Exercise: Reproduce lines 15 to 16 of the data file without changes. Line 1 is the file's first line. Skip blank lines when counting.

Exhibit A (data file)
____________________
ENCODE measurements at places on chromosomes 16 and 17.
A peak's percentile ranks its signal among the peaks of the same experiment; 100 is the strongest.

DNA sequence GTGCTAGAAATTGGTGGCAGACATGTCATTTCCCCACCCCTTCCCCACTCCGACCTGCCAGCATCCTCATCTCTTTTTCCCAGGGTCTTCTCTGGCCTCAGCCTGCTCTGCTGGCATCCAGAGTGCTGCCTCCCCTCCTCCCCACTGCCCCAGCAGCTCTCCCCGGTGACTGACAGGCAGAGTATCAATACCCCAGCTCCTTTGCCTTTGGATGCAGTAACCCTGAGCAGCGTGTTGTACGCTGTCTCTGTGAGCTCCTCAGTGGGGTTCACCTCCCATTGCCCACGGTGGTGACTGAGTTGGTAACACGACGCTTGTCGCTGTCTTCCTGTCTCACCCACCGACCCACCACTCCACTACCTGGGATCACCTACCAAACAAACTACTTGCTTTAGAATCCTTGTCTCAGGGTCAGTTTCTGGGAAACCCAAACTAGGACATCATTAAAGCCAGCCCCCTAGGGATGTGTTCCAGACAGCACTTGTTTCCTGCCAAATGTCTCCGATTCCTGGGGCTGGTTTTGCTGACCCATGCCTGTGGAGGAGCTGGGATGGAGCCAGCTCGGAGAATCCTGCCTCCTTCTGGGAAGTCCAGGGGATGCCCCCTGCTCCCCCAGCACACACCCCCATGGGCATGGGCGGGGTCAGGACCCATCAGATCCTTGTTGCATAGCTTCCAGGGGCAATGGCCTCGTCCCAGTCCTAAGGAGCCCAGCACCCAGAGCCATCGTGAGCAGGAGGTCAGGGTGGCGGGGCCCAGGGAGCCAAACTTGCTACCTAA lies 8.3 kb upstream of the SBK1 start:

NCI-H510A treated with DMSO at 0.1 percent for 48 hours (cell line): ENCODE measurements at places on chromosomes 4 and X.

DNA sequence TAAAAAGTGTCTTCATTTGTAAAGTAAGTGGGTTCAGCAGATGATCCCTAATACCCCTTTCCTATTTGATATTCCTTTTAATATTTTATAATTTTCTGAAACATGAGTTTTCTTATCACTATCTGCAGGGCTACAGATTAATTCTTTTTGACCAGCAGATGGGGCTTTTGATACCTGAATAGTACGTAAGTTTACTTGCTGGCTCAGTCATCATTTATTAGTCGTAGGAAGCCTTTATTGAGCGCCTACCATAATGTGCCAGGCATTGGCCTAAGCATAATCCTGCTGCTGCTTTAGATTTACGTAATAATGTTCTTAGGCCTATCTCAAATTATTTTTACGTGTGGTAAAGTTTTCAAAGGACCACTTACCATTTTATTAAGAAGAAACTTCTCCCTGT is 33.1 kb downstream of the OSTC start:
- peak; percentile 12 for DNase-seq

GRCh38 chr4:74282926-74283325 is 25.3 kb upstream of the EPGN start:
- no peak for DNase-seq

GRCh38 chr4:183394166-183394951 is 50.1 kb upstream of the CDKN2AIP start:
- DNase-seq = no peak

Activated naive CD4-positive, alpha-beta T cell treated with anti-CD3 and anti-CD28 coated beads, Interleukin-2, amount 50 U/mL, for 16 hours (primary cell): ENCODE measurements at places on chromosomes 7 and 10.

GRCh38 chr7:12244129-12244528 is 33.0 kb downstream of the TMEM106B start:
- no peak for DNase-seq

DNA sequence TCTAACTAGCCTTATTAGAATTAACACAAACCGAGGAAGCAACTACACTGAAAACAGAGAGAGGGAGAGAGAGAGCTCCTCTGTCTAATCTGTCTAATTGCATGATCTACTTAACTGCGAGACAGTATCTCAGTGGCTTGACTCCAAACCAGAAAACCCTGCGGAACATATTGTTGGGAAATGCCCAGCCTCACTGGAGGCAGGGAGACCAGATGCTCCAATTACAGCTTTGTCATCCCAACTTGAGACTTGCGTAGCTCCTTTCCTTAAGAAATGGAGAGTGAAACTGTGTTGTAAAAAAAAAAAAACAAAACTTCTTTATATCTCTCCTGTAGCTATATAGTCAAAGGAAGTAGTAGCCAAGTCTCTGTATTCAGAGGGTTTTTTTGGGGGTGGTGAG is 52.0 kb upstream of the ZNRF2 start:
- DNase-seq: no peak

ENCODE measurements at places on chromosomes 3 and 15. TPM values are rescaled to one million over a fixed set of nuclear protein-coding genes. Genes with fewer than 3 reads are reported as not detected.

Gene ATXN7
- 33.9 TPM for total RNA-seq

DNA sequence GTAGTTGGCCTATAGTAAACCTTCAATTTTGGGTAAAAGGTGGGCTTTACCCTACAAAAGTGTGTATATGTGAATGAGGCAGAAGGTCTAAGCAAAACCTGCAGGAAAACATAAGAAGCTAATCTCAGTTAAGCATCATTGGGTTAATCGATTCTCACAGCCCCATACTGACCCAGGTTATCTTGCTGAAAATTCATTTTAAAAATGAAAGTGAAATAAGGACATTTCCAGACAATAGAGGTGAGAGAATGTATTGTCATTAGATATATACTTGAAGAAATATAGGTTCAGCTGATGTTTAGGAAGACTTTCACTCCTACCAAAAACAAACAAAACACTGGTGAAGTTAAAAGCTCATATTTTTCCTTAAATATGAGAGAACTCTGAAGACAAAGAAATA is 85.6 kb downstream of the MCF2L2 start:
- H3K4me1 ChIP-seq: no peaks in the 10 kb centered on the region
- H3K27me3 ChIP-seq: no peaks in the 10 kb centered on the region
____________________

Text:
- DNase-seq: no peak

ENCODE measurements at places on chromosomes 3 and 15. TPM values are rescaled to one million over a fixed set of nuclear protein-coding genes. Genes with fewer than 3 reads are reported as not detected.